Page 438 - Gay Pioneers: How Drummer Shaped Gay Popular Culture 1965-1999
P. 438

420      Gay Pioneers: How Drummer Shaped Gay Popular Culture 1965-1999

               Ryan and Kick allows Fritscher to tell his real story which is the
               rise and decline—not really the fall—of the golden age of Castro
               and Folsom Street 1970-1982. There are scores of minor characters,
               hundreds of episodes, thousands of historical details and a plot that
               makes Gone With The Wind seem like a short story.
                   Some Dance to Remember is a great ambitious work and a rar-
               ity in modern fiction: a novel of ideas. (In fact, it has so many
               ideas that, at times, even its author seems overwhelmed by them.)
               Fritscher is concerned not only about telling the truth of gay men’s
               lives—how we lived and loved, struggled and survived—but in
               examining in the psychological and philosophical underpinnings
               of those lives—the intricate interplay of self-expression and self-
               destruction, of sexual autonomy and erotic dependency. But more
               importantly, he has recreated more than a decade of gay history—
               its sights, smells, nerves, and guts. If Some Dance to Remember both
               astonishes and bewilders, seduces and frightens us (often at the
               same time) it is because Fritscher has captured, with intelligence
               and love, the way we live, both then and now.

               Alyson’s attitude made him seem very like Embry with his Blacklist.
            Alyson  perhaps  disliked  the  challenge  presented  by  the  strong-willed
            Elizabeth long before he met me, and, even while he was evangelizing me
            for our fifteen minutes together, I said nothing to him that was divisive or
            offensive. I had respect for what I knew about his decade of pioneering work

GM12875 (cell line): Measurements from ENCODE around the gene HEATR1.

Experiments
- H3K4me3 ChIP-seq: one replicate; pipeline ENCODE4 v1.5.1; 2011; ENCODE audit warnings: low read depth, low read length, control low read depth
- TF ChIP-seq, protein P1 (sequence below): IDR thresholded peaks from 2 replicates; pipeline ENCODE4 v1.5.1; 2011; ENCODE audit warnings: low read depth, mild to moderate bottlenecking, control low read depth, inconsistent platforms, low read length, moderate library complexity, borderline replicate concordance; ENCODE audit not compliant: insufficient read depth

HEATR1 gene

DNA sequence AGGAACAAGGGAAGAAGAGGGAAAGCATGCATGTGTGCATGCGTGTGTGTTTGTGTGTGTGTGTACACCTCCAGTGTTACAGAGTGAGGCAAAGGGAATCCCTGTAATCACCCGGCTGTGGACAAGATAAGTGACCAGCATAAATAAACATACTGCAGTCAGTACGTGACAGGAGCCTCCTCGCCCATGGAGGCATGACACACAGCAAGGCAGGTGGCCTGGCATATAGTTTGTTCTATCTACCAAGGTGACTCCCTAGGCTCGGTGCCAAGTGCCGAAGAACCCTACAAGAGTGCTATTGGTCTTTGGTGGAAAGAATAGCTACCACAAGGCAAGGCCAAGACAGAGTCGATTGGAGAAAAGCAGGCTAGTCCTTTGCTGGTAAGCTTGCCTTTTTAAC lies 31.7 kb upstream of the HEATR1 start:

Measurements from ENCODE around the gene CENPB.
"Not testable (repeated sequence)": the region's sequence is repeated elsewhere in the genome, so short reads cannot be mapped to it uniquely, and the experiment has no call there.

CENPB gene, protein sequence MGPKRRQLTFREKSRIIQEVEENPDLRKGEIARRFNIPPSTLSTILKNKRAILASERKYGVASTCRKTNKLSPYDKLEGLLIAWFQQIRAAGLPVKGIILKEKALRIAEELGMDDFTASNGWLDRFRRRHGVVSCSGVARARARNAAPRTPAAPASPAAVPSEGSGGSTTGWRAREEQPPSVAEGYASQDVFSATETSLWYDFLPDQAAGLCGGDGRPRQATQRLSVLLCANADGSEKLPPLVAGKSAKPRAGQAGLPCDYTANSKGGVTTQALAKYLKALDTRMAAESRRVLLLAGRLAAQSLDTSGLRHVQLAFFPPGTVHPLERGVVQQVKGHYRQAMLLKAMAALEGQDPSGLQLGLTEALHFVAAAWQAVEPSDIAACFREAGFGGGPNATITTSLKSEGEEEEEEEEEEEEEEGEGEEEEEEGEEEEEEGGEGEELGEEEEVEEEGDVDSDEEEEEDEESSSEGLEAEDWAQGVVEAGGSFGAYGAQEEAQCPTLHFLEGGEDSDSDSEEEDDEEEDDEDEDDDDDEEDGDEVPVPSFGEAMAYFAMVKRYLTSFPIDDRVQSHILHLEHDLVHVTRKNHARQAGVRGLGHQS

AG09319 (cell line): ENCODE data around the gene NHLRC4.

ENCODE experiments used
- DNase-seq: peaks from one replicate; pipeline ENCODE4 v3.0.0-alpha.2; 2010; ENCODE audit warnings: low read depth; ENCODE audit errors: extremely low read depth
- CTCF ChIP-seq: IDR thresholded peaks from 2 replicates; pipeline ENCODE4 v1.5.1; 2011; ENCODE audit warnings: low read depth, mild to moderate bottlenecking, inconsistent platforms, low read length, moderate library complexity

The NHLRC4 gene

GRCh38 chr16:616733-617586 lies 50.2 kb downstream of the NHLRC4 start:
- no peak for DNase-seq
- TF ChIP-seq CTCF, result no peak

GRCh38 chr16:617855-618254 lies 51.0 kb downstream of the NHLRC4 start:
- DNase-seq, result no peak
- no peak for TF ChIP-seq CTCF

as founder of Alyson Press, but in our conversation I could tell he knew
            nothing of my thirty years in publishing, my dozen years in teaching writ-
            ing at university, my five already published books (two gay, three straight),
            and my three years editing Drummer. I had just turned fifty years old. I was
            an old hand. He could not top me as he might his usual desperate young
            authors who would do anything to get published. As a gay business mogul
            recruiting talent, he had not done his homework.
               He did, however, presume I had some control over financiers Elizabeth
            Gershman and her husband who were both connected, not to the Mafia,
            so much as they were to the power of the Kennedy family. Within a year,
            their daughter married Teddy Kennedy, Jr. Having grandchildren surnamed
            Kennedy stationed them higher in the family, Elizabeth bragged, than
            other in-laws whose Kennedy grandchildren carried surnames other than
            Kennedy, such as Shriver, or, worse, Schwarzenegger.
               It was amusing at the ABA to eyewitness Sasha Alyson take on the very
            gay-friendly Gershmans whose business goal, more niche than his, was to

              ©Jack Fritscher, Ph.D., All Rights Reserved—posted 03-14-2017
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